My body, much like my personality, does not take well to force.  In fact, just to spite me, my body will probably have more energy and motivation today than on most other days.  Just when I lay my body down to preemptively rest will be precisely when it starts itching to clean the kitchen or when my stomach will start gnawing away with hunger.  I will lie awake looking at the ceiling, looking at the clock, counting down the wasted minutes as they fly by as neither rest nor productive activity. 
 I could just say “screw it”, get up, enjoy this “day off,” and get shit done while I have this precious and fleeting motivation.  The price that I will pay, however, for living today like a normal human being is that at approximately 10pm I will still be a normal human being and will become sleepy eyed and exhausted, as normal humans do, just in time to go from 0-60mph at work in the ER.  Not ideal.  
On the other hand, there is always medication, right?  I am a doctor after all.  And if my patients are right, medication should be able to fix EVERYTHING. I can just medicate myself into superhuman feats of wakefulness!  Benadryl rotating with palpitation-inducing doses of caffeine!  Take that, body- you stubborn bitch!  Unfortunately, I’ve tried this too, and found that not only is my body stubborn, but it is vengeful when wronged.  And the only thing worse than working bleary-eyed with sleep deprivation is working bleary-eyed, hung over and tweeked out on stimulants.  
So here I sit in purgatory in my pajamas at 10:33am with my laptop, blogging, which -as luck would have it- is a nice little expenditure of mental without physical energy, since all of my energy expenditures are being painstakingly budgeted over the next 24 hours.  So as I conclude this post- let me apologize in advance to tonight’s patients for whatever lack of fortitude may be caused if I am unable to balance today’s voyage to Target with mind-numbing daytime television.  I hate purgatory.

Friday, November 11, 2011

So What's This All About?

So, “Physician, heal thyself” is a phrase that we have all heard.  It originated from the Bible (notice: the first and last time I will ever quote the bible) and refers to being able to do for yourself and your own people what you are able to do for others.  Seems simple enough.  My hairdresser always seems to have a killer do, and I bet a chef’s wife or husband eats pretty well at home.  But despite the fact that the phrase directly refers to physicians (although applies to everyone), this seems to be a completely alien concept to physicians.  We all know how challenging it is to take care of patients that don’t take care of themselves- well doctors make shitty patients- and that is only one reason why.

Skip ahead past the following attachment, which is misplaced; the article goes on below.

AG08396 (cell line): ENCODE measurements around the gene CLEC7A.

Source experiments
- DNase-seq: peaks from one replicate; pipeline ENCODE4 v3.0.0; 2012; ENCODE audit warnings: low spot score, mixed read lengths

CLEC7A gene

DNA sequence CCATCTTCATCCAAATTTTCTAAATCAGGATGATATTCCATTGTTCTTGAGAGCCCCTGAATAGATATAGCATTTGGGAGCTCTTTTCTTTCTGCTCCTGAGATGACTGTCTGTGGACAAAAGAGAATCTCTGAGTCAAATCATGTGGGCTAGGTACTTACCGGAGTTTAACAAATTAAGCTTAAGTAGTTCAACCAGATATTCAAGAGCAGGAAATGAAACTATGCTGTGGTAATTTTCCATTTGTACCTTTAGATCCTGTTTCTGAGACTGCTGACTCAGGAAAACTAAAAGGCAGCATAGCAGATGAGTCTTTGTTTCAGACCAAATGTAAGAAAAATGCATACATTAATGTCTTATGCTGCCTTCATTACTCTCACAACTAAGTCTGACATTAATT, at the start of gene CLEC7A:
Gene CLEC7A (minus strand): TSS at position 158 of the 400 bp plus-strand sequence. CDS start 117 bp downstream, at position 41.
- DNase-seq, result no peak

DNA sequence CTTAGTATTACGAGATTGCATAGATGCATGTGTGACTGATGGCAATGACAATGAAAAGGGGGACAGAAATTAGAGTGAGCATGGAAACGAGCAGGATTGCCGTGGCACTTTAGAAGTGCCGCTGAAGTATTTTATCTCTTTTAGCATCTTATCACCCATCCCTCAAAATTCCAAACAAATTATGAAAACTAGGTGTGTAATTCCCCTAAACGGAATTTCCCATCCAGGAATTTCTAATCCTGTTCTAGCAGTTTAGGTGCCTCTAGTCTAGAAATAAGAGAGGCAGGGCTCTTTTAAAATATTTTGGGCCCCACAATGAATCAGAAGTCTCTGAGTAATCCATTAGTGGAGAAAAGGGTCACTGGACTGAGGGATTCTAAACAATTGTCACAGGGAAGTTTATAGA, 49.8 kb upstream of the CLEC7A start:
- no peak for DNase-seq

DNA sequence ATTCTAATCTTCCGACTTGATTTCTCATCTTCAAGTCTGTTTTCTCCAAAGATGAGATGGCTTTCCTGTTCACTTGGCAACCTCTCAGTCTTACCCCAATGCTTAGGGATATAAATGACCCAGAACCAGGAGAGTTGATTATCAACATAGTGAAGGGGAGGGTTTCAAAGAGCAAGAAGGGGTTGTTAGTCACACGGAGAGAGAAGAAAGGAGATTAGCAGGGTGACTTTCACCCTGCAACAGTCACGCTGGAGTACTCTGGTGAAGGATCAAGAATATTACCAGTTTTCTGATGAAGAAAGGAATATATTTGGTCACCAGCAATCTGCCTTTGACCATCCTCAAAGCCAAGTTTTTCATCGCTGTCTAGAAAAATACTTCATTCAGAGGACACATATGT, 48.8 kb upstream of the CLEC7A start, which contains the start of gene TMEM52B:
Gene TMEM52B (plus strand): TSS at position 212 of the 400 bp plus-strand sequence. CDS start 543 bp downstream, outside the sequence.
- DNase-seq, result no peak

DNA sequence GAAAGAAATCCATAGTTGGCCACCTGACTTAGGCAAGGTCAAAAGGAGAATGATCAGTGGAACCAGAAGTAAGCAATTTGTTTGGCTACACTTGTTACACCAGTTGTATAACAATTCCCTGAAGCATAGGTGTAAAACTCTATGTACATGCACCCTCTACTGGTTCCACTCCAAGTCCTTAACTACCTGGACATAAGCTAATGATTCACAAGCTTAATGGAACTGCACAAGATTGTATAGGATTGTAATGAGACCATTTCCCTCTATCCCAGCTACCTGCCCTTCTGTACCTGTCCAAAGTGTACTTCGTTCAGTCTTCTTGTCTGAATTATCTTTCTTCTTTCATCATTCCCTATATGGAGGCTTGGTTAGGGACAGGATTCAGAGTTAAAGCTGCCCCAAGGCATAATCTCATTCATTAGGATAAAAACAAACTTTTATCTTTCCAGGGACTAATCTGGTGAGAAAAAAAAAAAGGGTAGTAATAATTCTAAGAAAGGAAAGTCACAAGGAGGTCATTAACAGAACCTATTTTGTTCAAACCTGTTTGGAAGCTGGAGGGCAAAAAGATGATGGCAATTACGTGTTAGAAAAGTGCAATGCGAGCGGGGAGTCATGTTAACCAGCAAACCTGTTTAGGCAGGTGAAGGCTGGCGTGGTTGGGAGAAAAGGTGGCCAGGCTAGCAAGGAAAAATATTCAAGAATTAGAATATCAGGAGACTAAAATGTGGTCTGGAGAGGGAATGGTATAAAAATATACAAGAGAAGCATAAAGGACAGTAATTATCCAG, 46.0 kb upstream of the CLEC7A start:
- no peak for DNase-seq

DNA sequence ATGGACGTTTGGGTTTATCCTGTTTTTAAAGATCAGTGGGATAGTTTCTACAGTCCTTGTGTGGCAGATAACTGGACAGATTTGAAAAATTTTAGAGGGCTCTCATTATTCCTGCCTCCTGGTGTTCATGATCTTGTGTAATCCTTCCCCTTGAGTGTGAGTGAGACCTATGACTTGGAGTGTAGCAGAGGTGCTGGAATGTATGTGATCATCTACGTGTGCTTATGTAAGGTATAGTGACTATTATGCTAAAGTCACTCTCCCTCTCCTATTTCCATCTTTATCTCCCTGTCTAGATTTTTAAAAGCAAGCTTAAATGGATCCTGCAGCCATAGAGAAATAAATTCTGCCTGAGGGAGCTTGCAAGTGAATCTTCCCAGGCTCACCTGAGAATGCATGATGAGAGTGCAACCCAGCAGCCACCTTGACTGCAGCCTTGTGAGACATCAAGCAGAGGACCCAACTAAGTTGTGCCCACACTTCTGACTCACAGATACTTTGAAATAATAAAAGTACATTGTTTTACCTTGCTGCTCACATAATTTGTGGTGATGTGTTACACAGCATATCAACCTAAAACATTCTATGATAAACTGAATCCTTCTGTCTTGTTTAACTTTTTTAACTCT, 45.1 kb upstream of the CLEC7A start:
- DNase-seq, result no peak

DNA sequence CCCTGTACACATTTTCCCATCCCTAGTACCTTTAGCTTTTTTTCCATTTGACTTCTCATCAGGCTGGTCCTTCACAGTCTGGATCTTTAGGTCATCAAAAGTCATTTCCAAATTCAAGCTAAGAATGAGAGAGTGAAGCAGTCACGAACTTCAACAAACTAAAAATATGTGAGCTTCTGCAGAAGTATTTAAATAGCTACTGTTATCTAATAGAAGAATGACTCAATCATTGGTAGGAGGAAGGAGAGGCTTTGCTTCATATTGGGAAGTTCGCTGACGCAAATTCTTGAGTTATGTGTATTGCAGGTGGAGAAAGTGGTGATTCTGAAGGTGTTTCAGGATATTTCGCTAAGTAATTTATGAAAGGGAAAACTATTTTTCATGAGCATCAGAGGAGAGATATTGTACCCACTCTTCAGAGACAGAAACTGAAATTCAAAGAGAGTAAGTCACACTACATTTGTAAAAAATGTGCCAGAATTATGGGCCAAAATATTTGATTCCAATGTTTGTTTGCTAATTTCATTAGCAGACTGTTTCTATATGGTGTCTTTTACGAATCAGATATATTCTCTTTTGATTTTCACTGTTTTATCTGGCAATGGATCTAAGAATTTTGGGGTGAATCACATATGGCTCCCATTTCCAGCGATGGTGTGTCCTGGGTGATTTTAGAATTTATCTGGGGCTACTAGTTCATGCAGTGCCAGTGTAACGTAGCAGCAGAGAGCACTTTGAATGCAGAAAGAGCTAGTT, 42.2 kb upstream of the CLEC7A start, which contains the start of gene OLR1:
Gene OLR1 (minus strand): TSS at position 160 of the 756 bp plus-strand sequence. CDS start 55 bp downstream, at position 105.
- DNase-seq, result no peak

Becoming a physician has always meant sacrifice- probably more than many of us realized when we got ourselves into this- sacrifice of sleep, nutrition, relationships, exercise, bathroom breaks... and too often, by the end of training our last shreds of compassion.  We sacrifice all of these things for years to be in a position to take care of other people.  The profession was somehow built with the understanding that, in order to be good physicians, we must sacrifice our right to take care of ourselves to take care of other people. In the doctor/patient relationship- ONLY the patient is allowed to have needs.  It’s funny how medical schools have such a big push toward teaching “Humanism in Medicine” these days but in every other way expect you to be completely inhuman.
I recently finished my long and painful journey through the trenches of medical training- the years that we all claw our way through trying to keep a glimpse of the light at the end of the tunnel in view- that warm light that will magically transform us back into real humans.  Well, I’m out of the tunnel, and I still can’t seem to find this light.  (Jaded young doctor- oh, how cliche... stick with me though) I’ve done plenty of moping and commiserating with other young colleagues (which is how I know I’m not alone in this) about false expectations and regrets and feelings of being trapped.  Frankly, I feel like I have gotten myself into a huge mess that I can’t get myself out of and fear that I may never be happy again (ouch, heavy, I know).  
My dad passed away in 2005, but whenever I feel like I’m in a mess, it helps to imagine myself talking to him about it.  His response to any of my problems was always pretty much the same anyway, “So what are you doing about it?”  Simple, but it would always make me embarrassed to realize that the answer was too often “nothing, just complaining.”  So I guess in this situation, dad would have said “Physician, heal thyself” (albeit in a manner slightly less biblical), so that is what I’m doing here- attempting to heal myself through writing and whatever else it takes. To find my way back to happiness whether that be in medicine or not.  It was a long journey to get me to this point, and it may be a long journey to get me out- but I’m going to find that light, dammit!  Wherever it may be.  I hope that my blog entries will be therapeutic for me but maybe for other people too.  After all, that is what this physician thing is all about, right?